Editorial 29 October 2018Erik Gibbs
Be careful when considering an ICO investment
Initial coin offerings (ICO) are the fashionable way to raise funds for any cryptocurrency project. The first-ever instance of the fundraising activity was seen when Mastercoin (now Omni Layer) held its ICO in 2013 and it was unarguably considered a success. However, looking at the digital currency’s status now, that ICO definitely should not be seen as such. In fact, according to a recent study, the majority of the ICOs could potentially be considered a failure.
A report published by major auditing firm Ernst and Young a little more than a week ago shows that ICOs, overall, are not the money-makers most people think. The company compared current data from 141 ICOs with the data available for the same companies in December 2017. Those 141 companies comprised 87% of all ICO funding that was attracted last year.
The auditor’s “The Class of 2017” report showed that 86% of the companies behind the ICOs are now trading lower than their prices when the offerings were listed. 30% of the projects, which correlates to 87% of the entire funding, have lost “substantially all value,” resulting in the projects being considered worthless.
Ernst and Young also indicates, “An investor purchasing a portfolio of The Class of 2017 ICOs on 1 January 2018 would most likely have lost 66% of their investment.” Additionally, a large number of the projects have now abandoned their token models completely, which could lead to the coins become totally obsolete.
The firm explains, “Abandoning their ICO investors by de-emphasizing the role of their tokens [….] projects accepting fiat usually offer some benefits for token users, similar to points in traditional loyalty programs. However, users do not use utility tokens to store value. To use the platform, users have to purchase the necessary amount and incur related transaction costs and token volatility risk.”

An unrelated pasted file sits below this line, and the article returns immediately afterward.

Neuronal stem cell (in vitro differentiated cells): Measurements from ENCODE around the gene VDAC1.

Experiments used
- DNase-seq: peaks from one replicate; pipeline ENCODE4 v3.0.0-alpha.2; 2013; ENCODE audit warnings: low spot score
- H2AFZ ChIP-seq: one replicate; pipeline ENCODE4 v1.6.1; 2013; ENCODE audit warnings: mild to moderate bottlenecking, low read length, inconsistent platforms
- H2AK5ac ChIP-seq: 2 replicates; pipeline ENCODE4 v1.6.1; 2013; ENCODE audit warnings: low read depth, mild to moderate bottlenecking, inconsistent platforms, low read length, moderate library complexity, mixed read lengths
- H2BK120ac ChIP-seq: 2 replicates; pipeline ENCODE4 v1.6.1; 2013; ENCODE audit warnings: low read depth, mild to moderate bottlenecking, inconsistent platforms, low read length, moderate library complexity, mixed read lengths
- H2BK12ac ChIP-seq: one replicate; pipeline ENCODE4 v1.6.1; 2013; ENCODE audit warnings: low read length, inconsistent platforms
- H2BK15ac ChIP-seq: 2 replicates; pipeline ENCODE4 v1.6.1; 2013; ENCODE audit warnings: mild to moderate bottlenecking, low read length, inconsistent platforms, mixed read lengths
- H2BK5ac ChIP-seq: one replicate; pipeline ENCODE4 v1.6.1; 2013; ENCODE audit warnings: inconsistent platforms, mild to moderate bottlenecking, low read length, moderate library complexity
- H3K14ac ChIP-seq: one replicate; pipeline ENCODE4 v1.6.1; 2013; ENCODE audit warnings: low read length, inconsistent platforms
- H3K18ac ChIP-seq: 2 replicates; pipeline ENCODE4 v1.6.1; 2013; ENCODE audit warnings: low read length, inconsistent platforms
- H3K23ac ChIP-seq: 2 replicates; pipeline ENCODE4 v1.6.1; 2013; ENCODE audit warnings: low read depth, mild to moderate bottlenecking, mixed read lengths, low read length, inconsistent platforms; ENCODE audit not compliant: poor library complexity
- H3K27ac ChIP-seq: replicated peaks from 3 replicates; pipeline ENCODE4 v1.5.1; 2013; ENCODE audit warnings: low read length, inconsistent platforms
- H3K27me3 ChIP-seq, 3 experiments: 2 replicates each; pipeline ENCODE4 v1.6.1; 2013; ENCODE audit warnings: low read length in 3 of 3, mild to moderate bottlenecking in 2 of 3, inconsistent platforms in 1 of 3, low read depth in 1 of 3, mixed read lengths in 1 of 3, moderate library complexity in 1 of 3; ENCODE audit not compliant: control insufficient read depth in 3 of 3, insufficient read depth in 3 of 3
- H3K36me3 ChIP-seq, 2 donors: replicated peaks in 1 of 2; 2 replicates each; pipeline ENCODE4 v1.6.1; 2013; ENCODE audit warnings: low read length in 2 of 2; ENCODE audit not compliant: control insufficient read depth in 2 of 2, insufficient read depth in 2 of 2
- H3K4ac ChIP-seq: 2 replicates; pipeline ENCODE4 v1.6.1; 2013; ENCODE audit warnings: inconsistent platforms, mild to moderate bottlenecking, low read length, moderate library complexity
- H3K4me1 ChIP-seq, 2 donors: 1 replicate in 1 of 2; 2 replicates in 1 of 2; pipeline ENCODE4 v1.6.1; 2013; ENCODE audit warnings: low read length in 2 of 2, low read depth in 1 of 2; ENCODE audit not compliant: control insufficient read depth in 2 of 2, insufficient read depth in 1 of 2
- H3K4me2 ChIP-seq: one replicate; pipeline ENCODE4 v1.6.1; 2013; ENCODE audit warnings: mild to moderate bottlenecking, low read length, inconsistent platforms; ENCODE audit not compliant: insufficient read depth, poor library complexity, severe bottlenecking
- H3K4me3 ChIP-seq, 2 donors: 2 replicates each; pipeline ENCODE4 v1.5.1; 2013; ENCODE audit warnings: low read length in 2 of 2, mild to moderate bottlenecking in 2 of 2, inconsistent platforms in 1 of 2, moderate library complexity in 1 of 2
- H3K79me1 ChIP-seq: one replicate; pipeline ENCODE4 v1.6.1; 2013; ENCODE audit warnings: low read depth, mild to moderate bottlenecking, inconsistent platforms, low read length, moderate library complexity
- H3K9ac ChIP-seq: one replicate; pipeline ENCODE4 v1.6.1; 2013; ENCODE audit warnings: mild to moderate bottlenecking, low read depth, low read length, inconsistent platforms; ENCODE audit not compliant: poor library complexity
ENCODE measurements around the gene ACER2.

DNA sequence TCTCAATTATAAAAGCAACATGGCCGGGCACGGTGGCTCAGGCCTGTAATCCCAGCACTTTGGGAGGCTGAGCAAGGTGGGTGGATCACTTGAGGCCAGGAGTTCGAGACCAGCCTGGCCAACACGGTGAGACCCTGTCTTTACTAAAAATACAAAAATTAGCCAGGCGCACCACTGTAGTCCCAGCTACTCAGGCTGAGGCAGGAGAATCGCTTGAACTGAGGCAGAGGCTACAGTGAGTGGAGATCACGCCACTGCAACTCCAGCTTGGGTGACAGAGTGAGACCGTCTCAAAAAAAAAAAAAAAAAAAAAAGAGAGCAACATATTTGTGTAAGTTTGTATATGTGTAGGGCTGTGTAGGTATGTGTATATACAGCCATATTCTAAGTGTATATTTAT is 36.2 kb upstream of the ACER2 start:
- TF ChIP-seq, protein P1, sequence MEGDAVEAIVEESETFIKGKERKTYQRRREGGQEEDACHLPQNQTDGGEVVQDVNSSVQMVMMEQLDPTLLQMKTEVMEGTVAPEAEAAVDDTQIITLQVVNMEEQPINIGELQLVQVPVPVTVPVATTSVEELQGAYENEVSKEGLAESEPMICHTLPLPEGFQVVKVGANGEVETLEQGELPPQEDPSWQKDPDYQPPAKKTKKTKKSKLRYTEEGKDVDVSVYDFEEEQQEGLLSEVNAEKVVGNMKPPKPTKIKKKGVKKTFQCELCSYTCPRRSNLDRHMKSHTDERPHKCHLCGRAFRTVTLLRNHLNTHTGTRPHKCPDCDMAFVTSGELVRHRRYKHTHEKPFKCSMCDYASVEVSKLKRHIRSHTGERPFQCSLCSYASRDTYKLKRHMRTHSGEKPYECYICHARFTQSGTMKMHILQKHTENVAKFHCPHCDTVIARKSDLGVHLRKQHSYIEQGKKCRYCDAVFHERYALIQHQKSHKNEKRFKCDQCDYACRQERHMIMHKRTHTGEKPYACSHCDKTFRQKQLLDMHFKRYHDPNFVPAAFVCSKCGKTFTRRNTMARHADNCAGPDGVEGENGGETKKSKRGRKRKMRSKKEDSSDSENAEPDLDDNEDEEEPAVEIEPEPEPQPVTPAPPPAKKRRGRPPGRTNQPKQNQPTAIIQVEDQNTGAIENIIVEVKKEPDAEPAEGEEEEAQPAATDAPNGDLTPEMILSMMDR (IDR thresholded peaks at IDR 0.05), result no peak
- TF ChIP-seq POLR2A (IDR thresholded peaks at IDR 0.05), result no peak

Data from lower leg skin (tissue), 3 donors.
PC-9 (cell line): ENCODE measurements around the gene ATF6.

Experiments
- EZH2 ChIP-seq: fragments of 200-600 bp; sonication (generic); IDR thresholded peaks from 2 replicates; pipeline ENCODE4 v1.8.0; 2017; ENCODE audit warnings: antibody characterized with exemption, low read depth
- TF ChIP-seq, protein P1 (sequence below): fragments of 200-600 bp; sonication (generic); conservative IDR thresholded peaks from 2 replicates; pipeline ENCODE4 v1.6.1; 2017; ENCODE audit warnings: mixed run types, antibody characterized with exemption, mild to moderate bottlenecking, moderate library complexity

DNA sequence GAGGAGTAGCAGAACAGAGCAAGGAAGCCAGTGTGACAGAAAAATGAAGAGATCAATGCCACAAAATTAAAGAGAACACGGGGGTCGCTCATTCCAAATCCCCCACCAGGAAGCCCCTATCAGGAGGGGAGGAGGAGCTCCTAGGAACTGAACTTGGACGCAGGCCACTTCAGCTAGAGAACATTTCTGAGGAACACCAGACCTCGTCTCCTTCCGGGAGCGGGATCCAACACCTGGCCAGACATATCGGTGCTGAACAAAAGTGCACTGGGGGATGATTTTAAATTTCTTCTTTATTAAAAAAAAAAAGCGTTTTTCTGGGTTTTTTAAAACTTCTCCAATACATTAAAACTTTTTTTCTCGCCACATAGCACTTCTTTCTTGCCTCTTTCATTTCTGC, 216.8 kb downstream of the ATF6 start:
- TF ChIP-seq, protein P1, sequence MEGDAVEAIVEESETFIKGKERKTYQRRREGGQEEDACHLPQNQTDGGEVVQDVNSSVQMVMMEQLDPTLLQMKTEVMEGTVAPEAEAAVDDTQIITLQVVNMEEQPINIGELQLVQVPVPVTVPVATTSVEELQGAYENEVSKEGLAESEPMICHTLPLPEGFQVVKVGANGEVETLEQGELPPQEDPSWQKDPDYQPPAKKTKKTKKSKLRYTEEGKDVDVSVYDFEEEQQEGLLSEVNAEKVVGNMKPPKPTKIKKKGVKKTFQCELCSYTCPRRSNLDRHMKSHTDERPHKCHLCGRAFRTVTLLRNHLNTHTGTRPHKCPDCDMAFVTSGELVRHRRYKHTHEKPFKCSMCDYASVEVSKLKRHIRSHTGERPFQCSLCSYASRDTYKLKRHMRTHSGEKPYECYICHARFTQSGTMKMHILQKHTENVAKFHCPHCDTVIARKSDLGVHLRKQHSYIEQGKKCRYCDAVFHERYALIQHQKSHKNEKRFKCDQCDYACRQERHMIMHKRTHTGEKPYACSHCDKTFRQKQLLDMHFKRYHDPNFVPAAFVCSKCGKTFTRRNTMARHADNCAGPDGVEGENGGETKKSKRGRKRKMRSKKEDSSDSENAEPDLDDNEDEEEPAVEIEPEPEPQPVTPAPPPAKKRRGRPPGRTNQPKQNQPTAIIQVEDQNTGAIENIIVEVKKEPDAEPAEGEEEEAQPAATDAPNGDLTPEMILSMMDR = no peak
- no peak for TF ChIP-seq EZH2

Despite the decline in value, and the increase in risk, many organizations still turn to ICOs in order to attract funding. Some do it to capitalize on the hype; others do it because it’s any easy to receive money without a lot of risks.
The offerings aren’t limited to only blockchain-specific organizations, either. Even some gambling companies have announced that they plan on launching an ICO in order to introduce casinos that operate through cryptocurrency. Based on the overwhelming degradation of the ICO market, an investor would be wise to think twice before turning over his or money to an ICO when there are better chances that investing in one of the top coins directly will offer better returns.
Note: Tokens on the Bitcoin Core (SegWit) chain are referenced as BTC coins; tokens on the Bitcoin Cash ABC chain are referenced as BCH, BCH-ABC or BAB coins.
Bitcoin Satoshi Vision (BSV) is today the only Bitcoin project that follows the original Satoshi Nakamoto whitepaper, and that follows the original Satoshi protocol and design. BSV is the only public blockchain that maintains the original vision for Bitcoin and will massively scale to become the world’s new money and enterprise blockchain.
Editorial 22 March 2019
Dr. Craig Wright on the hypocrisy of anonymity
Dr. Craig Wright has addressed the difference between privacy and anonymity and elaborates on the subject in a recent Medium post.
Editorial 20 March 2019
Blockchain fights corrupt African regimes. The bitter war for integrity
Africa has some of the worst corruption problems in the world. Blockchain technology provides the best hope to clean the continent up.
Editorial 19 March 2019
Bitcoin and Crony Capitalism
Bitcoin in its intended stable form is powerful enough to revolutionise the entire world for the better. Sound global money, that, with an intact protocol, cannot be corrupted by any single government, company or individual.